Refugees will increasingly be victimized by Prime Minister Stephen Harper’s majority federal government, thanks to Bill C-4, the Conservatives’ new immigration reform bill.
The bill empowers the government to label certain refugees “designated foreign nationals”, whenever it believes that it will be difficult to establish their identity, or that their arrival in Canada might be connected in some way to a criminal or terrorist enterprise. This label carries a heavy burden: “designated foreign nationals” must be imprisoned for at least one year upon arrival in Canada and, even if they succeed in obtaining refugee protection, they must wait at least five more years before applying for permanent residency.
The bill resurrects a previous immigration bill that the Conservatives drafted in 2010, as a panicky response to the arrival of two boat loads of Tamil civil war refugees from Sri Lanka. That bill, which was introduced when Harper still led a minority government, was never passed due to the opposition of all other parties.
Bill C-4 is condemned by leading human rights and immigration advocacy groups, including Amnesty International and the Canadian Council for Refugees. The Canadian Bar Association has called the reforms “a harsh and dramatic shift in policy” that violate the Canadian Charter of Rights and Freedoms and conflict with Canada’s obligations under international refugee and human rights conventions.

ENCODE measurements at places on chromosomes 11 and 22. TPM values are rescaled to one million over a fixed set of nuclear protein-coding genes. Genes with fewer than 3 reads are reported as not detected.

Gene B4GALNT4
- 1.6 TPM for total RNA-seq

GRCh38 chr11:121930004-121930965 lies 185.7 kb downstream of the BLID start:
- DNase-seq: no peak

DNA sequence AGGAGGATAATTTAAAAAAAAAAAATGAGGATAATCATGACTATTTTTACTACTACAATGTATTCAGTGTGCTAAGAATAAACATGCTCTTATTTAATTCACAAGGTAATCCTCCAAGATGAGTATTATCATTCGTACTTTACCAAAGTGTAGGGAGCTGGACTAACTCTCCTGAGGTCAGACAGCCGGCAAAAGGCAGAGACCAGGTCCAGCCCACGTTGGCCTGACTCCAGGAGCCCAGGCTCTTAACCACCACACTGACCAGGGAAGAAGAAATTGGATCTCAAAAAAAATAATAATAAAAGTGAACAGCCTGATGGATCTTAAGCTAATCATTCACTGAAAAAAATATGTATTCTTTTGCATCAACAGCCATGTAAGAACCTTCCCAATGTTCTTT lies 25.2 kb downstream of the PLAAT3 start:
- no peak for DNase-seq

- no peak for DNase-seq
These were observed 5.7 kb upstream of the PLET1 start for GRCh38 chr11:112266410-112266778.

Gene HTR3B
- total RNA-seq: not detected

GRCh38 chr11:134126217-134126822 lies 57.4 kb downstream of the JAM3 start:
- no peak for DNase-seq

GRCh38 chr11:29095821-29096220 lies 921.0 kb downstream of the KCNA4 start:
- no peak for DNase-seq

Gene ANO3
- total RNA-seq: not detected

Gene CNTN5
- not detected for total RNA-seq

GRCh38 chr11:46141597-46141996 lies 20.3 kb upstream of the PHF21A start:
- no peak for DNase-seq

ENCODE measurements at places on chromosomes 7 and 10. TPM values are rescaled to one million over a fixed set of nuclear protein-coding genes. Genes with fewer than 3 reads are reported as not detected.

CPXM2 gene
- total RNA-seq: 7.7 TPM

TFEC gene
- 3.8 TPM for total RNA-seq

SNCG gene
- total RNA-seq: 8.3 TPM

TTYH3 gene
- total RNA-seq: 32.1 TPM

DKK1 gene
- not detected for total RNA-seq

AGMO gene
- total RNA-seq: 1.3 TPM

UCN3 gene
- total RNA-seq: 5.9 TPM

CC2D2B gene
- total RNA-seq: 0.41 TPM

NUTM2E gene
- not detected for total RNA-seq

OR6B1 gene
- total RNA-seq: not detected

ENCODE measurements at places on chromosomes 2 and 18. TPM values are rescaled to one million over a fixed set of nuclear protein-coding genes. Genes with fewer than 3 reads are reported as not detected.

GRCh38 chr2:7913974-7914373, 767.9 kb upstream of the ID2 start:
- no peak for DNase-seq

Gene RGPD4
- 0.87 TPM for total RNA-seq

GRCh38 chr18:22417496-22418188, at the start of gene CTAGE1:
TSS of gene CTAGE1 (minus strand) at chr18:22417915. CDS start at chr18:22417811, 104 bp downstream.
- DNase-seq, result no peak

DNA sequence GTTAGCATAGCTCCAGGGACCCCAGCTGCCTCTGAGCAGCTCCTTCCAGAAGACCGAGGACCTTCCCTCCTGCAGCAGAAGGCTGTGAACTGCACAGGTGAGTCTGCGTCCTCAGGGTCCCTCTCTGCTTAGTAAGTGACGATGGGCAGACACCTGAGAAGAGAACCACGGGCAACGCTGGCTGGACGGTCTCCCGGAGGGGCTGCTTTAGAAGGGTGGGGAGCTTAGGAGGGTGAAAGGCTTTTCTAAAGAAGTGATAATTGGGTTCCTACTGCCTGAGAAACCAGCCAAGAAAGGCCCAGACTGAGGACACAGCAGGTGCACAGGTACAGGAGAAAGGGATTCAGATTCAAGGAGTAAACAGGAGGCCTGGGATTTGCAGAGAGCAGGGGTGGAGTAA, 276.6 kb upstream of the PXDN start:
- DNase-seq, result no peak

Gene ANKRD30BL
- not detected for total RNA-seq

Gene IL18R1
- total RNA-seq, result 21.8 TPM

Inside Parliament, the bill has been vigorously opposed by the labour-based Official Opposition New Democratic Party. Toronto MP Olivia Chow highlighted the true human cost of the bill with the example of a Haitian mother and child fleeing poverty and devastation in their homeland without identification: they would both face a year of incarceration, followed by five years during which they could not bring other relatives to join them. Ms. Chow’s inclusion of a child in her example was deliberate, since, as she explained, imprisonment has been shown to have particularly harsh psychological and emotional effects on children.
Another NDP MP, Mylène Freeman (Argenteuil-Papineau-Mirabel, in Montreal), summarized the basic unfairness of Canada’s refugee system, which will only worsen with Harper’s proposed reforms: “Canada does not jail children unless they are seeking asylum. We do not jail people for years when they have never been charged with a crime, unless they are seeking asylum. We do not jail people without providing access to legal counsel, unless they are seeking asylum. We do not categorically bar prisoners from seeking bail, unless of course they are seeking asylum. We do no jail the traumatized victims of political conflict, abuse, and poverty, unless they are seeking asylum.”
Socialists demand an immediate withdrawal of Bill C-4 and an end to Harper’s attacks on the rights of refugees.
UPDATE: Harper’s criminal justice reform bill, discussed in the September edition of Socialist Action, (and which shares Bill C-4’s emphasis on incarceration), has drawn condemnation from two more eminent voices in Canada: the former Chief Justice of the Ontario Superior Court of Justice, Roy McMurtry, and the Canadian Bar Association.
> The article above was written by Eric Kupka.